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# THE NORMAL MOVEOUT MAPPING

Recall the traveltime equation ().
 (8) (9)
where is traveltime depth. This equation gives either time from a surface source to a receiver at depth ,or it gives time to a surface receiver from an image source at depth .

A seismic trace is a signal d(t) recorded at some constant x. We can convert the trace to a vertical propagation'' signal by stretching t to .This process is called normal moveout correction'' (NMO). Typically we have many traces at different x distances each of which theoretically produces the same hypothetical zero-offset trace. Figure 1 shows a marine shot profile before and after NMO correction at the water velocity. You can notice that the wave packet reflected from the ocean bottom is approximately a constant width on the raw data. After NMO, however, this waveform broadens considerably--a phenomenon known as NMO stretch."

 stretch Figure 1 Marine data moved out with water velocity. Input on the left, output on the right. Press button for movie sweeping through velocity (actually through slowness squared).

The NMO transformation is representable as a square matrix. The matrix is a -plane containing all zeros except an interpolation operator centered along the hyperbola. The dots in the matrix below are zeros. The input signal dt is put into the vector .The output vector --i.e., the NMO'ed signal--is simply (d6,d6,d6, d7,d7, d8,d8, d9, d10, 0). In real life examples such as Figure 1 the subscript goes up to about one thousand instead of merely to ten.

 (10)

You can think of the matrix as having a horizontal t-axis and a vertical -axis. The 1's in the matrix are arranged on the hyperbola .The transpose matrix defining some from gives synthetic data from the zero-offset (or stack) model , namely,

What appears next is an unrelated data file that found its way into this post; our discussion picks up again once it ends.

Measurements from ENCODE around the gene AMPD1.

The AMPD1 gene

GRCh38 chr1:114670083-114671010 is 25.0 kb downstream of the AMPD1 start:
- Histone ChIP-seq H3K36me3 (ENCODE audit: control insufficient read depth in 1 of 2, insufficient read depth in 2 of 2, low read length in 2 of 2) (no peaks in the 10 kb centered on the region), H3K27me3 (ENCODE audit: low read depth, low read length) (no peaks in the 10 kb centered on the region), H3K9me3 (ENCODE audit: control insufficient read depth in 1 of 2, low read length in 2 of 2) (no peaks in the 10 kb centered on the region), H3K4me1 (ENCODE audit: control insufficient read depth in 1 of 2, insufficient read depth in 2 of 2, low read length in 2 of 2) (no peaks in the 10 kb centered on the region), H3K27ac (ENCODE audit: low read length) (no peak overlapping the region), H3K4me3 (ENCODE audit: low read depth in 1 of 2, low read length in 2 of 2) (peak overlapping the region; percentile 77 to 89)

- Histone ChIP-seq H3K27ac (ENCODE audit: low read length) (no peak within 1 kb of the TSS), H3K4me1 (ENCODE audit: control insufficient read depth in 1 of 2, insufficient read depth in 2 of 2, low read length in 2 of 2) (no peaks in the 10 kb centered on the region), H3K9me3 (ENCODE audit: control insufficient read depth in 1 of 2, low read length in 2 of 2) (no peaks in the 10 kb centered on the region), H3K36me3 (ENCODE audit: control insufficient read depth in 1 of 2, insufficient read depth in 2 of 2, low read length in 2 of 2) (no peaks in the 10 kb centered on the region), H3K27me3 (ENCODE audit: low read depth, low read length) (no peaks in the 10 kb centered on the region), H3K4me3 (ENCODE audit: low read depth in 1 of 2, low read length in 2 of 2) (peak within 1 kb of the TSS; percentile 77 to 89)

(11)

A program for nearest-neighbor normal moveout as defined by

equations (10) and (11) is nmo0(). Because of the limited alphabet of programming languages, I used the keystroke z to denote .

subroutine nmo0( adj, add, slow,    x, t0, dt, n,zz,  tt )
real  xs, t , z,           slow(n), x, t0, dt, zz(n), tt(n)
do iz= 1, n {   z = t0 + dt*(iz-1)              # Travel-time depth
xs= x * slow(iz)
t = sqrt ( z * z + xs * xs)
it= 1 + .5 + (t - t0) / dt      # Round to nearest neighbor.
if( it <= n )
tt(it) = tt(it) + zz(iz)
else
zz(iz) = zz(iz) + tt(it)
}
return; end


A program is a pull'' program if the loop creating the output covers each location in the output and gathers the input from wherever it may be. A program is a push'' program if it takes each input and pushes it to wherever it belongs. Thus this NMO program is a pull'' program for doing the model building (data processing), and it is a push'' program for the data building. You could write a program that worked the other way around, namely, a loop over t with z found by calculation .What is annoying is that if you want a push program going both ways, those two ways cannot be adjoint to one another.

Normal moveout is a linear operation. This means that data can be decomposed into any two parts, early and late, high frequency and low, smooth and rough, steep and shallow dip, etc.; and whether the two parts are NMO'ed either separately or together, the result is the same. The reason normal moveout is a linear operation is that we have shown it is effectively a matrix multiply operation and that operation fulfills .

Next: COMMON-MIDPOINT STACKING Up: Moveout, velocity, and stacking Previous: Formal inversion
Stanford Exploration Project
12/26/2000